Grafarkirkja turf church - the Chapel at Gröf in Höfðaströnd in North-Iceland - is Iceland's oldest turf church. Parts of the current turf church date back to the 17th century. Back in the olden days, Icelanders used to live in turf houses and the churches were made of turf. Now only a handful of turf churches remain in Iceland.
The oldest account on Grafarkirkja is from around 1240 and can be found in Sturlunga Saga, which is a collection of Icelandic Sagas from the 12th and 13th centuries.
There is a weather-vane on top of the church with the letters 167_ with the last symbol missing.
Grafarkirkja church is now closed to the public for its preservation.
Grafarkirkja turf church is the only church in Iceland with a circular turf-wall around the graveyard and the church, but such a circular form is an ancient form in Iceland.
A circular graveyard like this one, a little bit bigger though, can also be seen at Geirsstaðakirkja turf church in East-Iceland, but that church is a hypothesis church of an ancient turf church found in an archaeological dig.
Probably most churches in Iceland were similar to the Grafarkirkja turf church in olden times. It must have been such a lovely sight, seeing all these little turf churches all around Iceland!
It is hard to believe when visiting this beautiful little church now that it was deconsecrated in 1775 by a royal order from the King, and used as a storeroom by the farmers at Gröf.
Almost 2 centuries passed until the turf church was reconsecrated by the Bishop of Iceland in 1953 after being totally rebuilt in its original form by Þjóðminjasafn Íslands - the National Museum of Iceland. Again repairs were carried out in 2011.
It is believed that the Bishop of Hólar Gísli Þorláksson (1631-1684) had Grafarkirkja built, but there is not enough evidence though to confirm it. Gísli owned the land Gröf in the late 17th century.
This turf church is by far the oldest looking of the 6 remaining turf-churches in Iceland. It is, in fact, the only remaining so-called stave church in Iceland. It is made from timber and turf.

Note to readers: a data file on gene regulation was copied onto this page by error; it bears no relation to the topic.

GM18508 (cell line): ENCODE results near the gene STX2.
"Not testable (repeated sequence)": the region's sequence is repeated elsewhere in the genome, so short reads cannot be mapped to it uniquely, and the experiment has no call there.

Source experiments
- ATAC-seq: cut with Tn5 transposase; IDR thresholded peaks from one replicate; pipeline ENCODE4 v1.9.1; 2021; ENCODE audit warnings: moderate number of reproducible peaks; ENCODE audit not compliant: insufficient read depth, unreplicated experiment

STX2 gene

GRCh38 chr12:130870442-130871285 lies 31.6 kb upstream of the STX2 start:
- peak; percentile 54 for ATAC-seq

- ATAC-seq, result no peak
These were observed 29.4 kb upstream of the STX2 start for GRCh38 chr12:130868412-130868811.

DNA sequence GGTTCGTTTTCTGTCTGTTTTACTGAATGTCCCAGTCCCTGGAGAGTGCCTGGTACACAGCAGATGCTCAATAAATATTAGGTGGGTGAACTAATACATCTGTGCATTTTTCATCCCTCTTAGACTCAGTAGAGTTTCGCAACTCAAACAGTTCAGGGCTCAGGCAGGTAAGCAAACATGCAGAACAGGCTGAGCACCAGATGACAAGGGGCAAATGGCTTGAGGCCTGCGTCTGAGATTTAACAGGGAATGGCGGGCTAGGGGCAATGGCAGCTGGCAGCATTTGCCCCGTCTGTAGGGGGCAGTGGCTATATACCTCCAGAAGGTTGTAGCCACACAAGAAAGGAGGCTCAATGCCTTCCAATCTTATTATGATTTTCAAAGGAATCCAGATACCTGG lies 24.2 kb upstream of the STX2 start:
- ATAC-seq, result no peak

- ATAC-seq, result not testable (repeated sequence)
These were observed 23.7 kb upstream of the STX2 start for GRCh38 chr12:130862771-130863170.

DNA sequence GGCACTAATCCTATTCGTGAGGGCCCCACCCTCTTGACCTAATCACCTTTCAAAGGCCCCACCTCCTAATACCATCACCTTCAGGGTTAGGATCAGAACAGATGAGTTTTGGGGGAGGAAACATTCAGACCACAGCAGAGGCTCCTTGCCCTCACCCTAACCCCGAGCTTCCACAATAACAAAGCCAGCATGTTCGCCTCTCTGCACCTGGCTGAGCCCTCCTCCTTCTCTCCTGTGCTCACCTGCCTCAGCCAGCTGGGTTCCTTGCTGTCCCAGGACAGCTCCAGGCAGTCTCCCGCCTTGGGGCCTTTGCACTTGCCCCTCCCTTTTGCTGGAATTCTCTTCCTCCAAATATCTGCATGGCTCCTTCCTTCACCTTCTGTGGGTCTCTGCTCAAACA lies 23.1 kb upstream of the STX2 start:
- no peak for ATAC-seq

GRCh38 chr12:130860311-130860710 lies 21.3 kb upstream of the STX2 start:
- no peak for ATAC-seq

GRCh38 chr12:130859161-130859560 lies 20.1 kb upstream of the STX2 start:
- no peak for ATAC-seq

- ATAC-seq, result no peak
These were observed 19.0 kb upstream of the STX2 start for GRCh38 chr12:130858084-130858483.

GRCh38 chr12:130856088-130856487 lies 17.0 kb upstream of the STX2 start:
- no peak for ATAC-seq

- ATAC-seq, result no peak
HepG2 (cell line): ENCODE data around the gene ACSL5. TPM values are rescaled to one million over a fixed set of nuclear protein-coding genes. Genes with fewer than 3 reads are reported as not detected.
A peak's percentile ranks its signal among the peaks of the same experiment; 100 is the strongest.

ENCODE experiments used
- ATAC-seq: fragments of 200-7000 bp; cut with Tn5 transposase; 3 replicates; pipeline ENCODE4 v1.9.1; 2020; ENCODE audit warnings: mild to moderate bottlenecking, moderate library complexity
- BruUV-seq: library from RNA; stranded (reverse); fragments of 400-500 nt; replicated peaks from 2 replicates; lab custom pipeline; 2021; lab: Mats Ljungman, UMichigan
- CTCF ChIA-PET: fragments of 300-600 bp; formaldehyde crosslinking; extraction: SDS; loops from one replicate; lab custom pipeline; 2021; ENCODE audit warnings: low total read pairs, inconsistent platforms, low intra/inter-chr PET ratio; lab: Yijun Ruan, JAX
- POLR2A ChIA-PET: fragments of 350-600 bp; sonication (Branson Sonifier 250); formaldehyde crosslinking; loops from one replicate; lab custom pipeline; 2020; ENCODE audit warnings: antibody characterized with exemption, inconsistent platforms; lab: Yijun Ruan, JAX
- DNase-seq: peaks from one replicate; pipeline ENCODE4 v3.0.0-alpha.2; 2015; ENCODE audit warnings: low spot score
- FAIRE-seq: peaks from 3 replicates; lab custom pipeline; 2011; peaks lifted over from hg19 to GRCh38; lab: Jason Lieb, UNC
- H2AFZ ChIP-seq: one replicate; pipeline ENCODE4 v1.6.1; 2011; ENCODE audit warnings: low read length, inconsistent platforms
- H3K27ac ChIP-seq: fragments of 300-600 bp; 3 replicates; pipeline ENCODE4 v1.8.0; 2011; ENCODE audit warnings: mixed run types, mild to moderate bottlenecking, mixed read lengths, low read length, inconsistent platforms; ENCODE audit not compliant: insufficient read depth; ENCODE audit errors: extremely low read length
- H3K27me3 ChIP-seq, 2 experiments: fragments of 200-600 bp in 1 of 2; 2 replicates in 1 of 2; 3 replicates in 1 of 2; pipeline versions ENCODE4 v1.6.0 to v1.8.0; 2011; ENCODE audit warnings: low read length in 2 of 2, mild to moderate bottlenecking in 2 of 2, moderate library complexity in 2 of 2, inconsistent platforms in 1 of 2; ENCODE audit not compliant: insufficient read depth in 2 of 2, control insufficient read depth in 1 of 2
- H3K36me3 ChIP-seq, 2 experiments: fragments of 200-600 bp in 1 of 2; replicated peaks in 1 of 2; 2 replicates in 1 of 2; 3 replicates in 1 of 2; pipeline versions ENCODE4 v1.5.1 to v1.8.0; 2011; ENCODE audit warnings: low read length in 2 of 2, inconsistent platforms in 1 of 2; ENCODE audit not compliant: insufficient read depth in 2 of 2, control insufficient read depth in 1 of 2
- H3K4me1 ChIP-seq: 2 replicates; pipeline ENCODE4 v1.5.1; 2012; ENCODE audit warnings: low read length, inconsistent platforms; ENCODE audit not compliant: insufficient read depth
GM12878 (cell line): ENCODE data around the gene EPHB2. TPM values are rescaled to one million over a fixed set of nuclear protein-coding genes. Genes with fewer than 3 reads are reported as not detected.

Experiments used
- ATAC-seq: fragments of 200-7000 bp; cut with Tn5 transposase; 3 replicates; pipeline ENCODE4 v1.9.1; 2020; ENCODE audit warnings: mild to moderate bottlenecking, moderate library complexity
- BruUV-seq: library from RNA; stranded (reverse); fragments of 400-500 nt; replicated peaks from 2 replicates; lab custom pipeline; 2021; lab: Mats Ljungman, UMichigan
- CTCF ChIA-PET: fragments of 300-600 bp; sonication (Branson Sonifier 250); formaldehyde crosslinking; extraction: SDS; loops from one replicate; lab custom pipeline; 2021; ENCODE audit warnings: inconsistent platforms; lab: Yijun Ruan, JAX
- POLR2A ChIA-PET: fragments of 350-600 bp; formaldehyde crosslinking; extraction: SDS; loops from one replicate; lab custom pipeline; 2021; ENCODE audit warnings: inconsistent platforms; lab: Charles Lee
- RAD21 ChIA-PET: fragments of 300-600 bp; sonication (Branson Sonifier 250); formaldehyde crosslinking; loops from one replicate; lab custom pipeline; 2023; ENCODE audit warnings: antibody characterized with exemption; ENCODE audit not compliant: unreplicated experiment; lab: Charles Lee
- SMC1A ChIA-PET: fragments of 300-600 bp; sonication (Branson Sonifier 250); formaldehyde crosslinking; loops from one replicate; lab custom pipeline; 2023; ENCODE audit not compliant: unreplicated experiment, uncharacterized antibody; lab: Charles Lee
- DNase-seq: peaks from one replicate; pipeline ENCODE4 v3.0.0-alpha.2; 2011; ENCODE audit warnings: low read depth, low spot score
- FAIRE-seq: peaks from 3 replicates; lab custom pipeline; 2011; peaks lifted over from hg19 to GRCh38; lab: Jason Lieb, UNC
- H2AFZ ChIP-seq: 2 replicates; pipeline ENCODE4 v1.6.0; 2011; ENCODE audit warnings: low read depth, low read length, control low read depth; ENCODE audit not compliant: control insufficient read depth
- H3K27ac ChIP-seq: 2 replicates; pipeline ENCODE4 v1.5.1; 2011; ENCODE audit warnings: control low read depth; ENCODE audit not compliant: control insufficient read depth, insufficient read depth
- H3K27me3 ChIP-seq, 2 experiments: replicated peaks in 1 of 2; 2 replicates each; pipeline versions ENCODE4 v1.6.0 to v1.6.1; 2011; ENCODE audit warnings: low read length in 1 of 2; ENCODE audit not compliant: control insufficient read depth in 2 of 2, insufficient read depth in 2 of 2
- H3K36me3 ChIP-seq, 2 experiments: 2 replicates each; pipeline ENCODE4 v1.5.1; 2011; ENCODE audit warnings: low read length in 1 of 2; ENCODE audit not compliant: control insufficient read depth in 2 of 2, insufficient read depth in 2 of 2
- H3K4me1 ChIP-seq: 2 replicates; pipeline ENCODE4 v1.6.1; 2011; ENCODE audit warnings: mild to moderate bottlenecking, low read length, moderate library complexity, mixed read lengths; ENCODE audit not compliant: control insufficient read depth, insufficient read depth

The old baroque style altar has been replaced. I remember seeing a different baroque style altar with wood carvings on my previous visits.
The church has been closed now to visitors, due to increased traffic. These little gems cannot withstand too much traffic so we must preserve them the best we can. My photos of the inside of the church are taken some years ago when it was still open.
Our beloved clergyman, poem and hymnist Hallgrímur Pétursson (1614-1674), was most likely born at the farm Gröf, but he grew up at Hólar in Hjaltadalur. Grafarkirkja belonged to Hólar in Hjaltadalur and after the Reformation, the land Gröf became the property of the bishops at Hólar and their families.
Ragnheiður Jónsdóttir (1646–1715) inherited Gröf from her husband Gísli Þorláksson, bishop at Hólar from 1657-1684. Gísli Þorláksson most likely had the Grafarkirkja built.
Ragnheiður got permission from the King to have mass in Grafarkirkja every third holy day. In 1696 Ragnheiður Jónsdóttir married another bishop at Hólar, Einar Þorsteinsson.
Einar died shortly after and Ragnheiður, now twice a widow, moved back to Gröf and lived there until she died in 1715. Ragnheiður had no children of her own, but she had fostered two of her nieces, who inherited Gröf. After Ragnheiður's death, the heyday of Grafarkirkja regressed until the church was deconsecrated in 1775.
Grafarkirkja turf church looks like a jewel in the surrounding landscape. If you have a look at my photo above you will see a gallant mountain in the backdrop which complements the church - or the church complements the mountain - it is just perfect and one of my favourite photos :)
When I leave this beautiful turf church I cannot stop looking back at it - and I feel like I am looking back in time, it is so moving somehow. A path leads to the church and it takes only some 5 minutes to reach the church from the parking lot.
I adore these beautiful turf churches and am so glad that some of them have been preserved as historical monuments. Let's respect them as such and tread lightly when visiting them. These turf churches and turf houses left in Iceland are so delicate that they cannot withstand too much traffic.
See also my travel-blog about the historical Hólar in Hjaltadalur valley.
Here is the location of Grafarkirkja church on the map. GPS: 65°52'10.7"N 19°22'05.9"W. This little turf church is now closed to the public for its preservation, but you can have a look at it from the outside.
If you want to have a look at more turf houses in Iceland then I have written a long travel-blog about the remaining turf houses:
Have a lovely time in North-Iceland :)